Important changes to the Retail Shop Leases Act 1994 (Qld) (Act) commenced on 25 November 2016 as a result of a statutory review of the Act. The overarching purpose of the Act is to protect operators of retail businesses. However, it seems that Parliament may have forgotten this in respect of some important areas affecting restaurant and catering operators.
This article will highlight some of the key changes to the Act and other issues currently impacting the restaurant and catering industry.
To be, or not to be (a retail shop)
Retail shops with a total floor area greater than 1,000 m2 are now excluded from the definition of a “retail shop” whereas previously this exception would only apply where the corporation was a listed corporation or a subsidiary of a listed corporation. This means that operators of large restaurants might now be faced with negotiating a lease with a major landlord without the assurance of the protections of the Act.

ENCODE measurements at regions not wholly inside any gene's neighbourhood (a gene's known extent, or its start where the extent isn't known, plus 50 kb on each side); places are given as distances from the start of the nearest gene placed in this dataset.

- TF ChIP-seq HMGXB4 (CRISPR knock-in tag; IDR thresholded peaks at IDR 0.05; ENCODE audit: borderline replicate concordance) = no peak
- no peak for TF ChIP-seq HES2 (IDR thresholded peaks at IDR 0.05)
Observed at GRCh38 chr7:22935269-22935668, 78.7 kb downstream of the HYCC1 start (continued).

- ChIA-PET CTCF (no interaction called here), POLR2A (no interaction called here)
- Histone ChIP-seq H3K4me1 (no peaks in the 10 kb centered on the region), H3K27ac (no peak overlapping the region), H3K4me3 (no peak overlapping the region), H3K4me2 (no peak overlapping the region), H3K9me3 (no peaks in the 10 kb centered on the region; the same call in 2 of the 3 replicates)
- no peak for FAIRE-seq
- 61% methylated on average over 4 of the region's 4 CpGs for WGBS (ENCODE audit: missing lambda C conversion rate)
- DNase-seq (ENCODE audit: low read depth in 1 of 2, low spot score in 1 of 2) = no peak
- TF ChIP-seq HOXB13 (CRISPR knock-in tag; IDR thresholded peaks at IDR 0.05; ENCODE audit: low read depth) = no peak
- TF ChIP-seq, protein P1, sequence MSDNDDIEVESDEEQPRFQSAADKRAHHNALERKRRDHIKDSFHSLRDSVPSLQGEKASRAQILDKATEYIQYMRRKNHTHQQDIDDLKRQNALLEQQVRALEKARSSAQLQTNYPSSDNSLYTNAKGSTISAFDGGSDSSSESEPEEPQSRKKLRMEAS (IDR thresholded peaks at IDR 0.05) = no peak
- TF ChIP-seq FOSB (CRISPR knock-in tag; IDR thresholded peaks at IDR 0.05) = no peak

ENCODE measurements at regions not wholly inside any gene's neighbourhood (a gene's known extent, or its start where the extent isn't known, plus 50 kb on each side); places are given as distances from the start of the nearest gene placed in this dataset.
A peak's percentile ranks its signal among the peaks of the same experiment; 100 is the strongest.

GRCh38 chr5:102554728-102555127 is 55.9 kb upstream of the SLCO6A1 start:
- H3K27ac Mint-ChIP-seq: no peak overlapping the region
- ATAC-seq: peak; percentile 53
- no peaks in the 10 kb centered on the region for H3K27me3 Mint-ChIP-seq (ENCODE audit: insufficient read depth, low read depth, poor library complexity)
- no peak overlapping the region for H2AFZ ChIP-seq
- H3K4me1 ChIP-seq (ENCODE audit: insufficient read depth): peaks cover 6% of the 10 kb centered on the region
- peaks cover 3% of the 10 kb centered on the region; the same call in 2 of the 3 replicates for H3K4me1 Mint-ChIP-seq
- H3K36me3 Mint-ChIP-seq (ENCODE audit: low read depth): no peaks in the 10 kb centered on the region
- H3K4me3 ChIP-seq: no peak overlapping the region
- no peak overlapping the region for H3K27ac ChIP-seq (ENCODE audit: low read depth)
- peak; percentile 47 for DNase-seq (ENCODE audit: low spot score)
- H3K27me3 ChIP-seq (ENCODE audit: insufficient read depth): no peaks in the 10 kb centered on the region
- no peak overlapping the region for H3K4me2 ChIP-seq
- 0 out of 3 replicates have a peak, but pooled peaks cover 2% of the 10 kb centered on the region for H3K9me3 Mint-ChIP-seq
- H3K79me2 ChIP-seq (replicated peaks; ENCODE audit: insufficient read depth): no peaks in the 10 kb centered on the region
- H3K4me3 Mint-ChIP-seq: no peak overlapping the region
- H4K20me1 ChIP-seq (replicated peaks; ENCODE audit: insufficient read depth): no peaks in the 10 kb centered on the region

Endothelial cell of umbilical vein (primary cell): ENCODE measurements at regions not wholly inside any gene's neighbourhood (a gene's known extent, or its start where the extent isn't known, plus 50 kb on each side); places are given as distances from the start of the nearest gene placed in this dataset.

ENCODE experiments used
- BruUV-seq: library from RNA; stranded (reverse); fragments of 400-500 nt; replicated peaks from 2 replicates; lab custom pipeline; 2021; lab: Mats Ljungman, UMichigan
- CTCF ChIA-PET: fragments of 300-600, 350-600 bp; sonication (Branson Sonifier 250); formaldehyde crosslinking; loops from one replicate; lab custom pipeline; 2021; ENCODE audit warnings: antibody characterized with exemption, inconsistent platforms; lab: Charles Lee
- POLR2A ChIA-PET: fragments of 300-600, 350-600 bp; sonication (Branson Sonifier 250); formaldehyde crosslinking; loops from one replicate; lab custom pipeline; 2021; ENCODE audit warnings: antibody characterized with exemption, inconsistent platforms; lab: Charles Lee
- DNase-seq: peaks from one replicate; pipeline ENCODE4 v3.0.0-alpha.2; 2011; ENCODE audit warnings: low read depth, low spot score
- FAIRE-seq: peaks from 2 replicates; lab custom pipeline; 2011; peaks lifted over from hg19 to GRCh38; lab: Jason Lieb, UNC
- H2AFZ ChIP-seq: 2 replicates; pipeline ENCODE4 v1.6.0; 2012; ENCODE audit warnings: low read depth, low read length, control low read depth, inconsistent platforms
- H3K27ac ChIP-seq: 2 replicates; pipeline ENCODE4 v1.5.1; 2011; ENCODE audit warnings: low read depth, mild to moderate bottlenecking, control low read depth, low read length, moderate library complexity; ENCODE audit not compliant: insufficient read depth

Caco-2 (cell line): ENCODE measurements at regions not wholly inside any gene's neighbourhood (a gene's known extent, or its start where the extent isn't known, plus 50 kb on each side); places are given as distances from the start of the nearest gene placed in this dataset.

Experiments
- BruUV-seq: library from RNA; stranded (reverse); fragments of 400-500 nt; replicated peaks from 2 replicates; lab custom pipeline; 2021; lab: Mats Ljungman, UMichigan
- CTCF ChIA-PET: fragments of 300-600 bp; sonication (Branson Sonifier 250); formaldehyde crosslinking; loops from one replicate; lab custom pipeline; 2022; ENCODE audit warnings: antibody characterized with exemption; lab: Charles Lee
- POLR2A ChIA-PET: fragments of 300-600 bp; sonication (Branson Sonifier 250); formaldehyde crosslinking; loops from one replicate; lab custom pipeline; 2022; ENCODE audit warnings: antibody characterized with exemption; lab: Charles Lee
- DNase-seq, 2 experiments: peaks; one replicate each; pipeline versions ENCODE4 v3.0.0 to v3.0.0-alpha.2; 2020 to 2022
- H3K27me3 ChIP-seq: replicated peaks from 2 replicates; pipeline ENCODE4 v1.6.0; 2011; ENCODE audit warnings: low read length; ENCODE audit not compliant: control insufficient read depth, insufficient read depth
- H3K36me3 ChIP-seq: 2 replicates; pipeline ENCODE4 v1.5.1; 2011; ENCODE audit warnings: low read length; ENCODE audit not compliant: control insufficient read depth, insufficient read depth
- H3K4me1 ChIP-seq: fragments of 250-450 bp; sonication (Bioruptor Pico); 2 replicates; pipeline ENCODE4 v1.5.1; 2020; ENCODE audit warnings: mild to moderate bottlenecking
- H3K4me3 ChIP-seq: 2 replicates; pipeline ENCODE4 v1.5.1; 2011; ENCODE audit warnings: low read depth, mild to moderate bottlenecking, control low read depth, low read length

No need to ‘wait out’ the 7 days
A tenant is deemed to have ‘entered into’ a retail shop lease as soon as either the lease is signed, the tenant enters into possession or the tenant first pays rent. At least seven days before a tenant ‘enters into’ a retail shop lease, the landlord must give the tenant a draft of the lease and a disclosure statement (disclosure period) failing which, the tenant has an ability to terminate the lease.
The Act now allows the tenant to give the landlord a waiver notice and (unless the tenant is a major tenant) a legal advice report, in which case the 7 days disclosure period does not apply, provided that the landlord gives the tenant the disclosure statement before the tenant enters into the lease.